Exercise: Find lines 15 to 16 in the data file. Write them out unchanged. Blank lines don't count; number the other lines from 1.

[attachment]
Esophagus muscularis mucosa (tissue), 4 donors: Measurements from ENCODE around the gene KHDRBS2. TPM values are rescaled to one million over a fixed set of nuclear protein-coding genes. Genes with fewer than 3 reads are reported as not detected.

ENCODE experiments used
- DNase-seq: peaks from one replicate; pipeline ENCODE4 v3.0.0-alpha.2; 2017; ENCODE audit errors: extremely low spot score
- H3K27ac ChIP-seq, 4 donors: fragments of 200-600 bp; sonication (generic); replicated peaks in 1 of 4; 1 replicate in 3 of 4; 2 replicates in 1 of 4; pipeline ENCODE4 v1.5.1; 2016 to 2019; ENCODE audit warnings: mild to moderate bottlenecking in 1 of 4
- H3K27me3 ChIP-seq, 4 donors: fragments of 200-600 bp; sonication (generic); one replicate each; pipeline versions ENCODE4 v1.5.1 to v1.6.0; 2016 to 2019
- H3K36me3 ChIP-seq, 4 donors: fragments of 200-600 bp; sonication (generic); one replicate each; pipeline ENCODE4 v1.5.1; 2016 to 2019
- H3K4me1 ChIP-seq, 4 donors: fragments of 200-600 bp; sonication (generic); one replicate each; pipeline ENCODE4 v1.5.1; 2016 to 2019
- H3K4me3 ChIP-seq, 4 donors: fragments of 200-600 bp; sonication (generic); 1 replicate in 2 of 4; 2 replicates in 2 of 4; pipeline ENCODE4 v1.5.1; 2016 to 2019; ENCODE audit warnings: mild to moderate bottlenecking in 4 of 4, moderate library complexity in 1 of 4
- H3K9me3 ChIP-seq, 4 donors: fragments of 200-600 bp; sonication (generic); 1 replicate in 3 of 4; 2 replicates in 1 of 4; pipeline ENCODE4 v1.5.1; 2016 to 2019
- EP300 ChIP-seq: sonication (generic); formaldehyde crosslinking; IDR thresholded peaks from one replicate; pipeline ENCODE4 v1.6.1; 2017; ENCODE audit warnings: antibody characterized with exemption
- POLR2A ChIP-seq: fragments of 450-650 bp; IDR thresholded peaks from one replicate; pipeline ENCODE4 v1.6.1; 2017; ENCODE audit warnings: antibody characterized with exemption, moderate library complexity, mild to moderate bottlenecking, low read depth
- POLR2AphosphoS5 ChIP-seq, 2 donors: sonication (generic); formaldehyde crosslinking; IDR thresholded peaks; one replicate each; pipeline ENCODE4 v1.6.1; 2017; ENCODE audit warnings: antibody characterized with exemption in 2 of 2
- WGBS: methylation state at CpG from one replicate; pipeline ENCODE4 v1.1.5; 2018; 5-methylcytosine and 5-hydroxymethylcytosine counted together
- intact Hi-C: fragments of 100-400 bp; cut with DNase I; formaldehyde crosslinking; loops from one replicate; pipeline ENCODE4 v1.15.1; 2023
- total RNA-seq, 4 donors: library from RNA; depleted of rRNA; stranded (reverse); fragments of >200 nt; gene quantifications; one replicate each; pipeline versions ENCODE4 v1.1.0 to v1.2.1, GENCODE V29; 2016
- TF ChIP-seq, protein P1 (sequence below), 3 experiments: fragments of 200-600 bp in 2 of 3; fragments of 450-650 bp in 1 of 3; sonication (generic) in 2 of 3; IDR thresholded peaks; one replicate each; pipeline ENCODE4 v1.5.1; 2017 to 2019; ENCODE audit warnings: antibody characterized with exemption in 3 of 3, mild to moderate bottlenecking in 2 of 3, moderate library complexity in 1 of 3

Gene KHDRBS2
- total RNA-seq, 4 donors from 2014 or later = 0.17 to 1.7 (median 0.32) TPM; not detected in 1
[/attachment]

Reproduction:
- total RNA-seq, 4 donors: library from RNA; depleted of rRNA; stranded (reverse); fragments of >200 nt; gene quantifications; one replicate each; pipeline versions ENCODE4 v1.1.0 to v1.2.1, GENCODE V29; 2016
- TF ChIP-seq, protein P1 (sequence below), 3 experiments: fragments of 200-600 bp in 2 of 3; fragments of 450-650 bp in 1 of 3; sonication (generic) in 2 of 3; IDR thresholded peaks; one replicate each; pipeline ENCODE4 v1.5.1; 2017 to 2019; ENCODE audit warnings: antibody characterized with exemption in 3 of 3, mild to moderate bottlenecking in 2 of 3, moderate library complexity in 1 of 3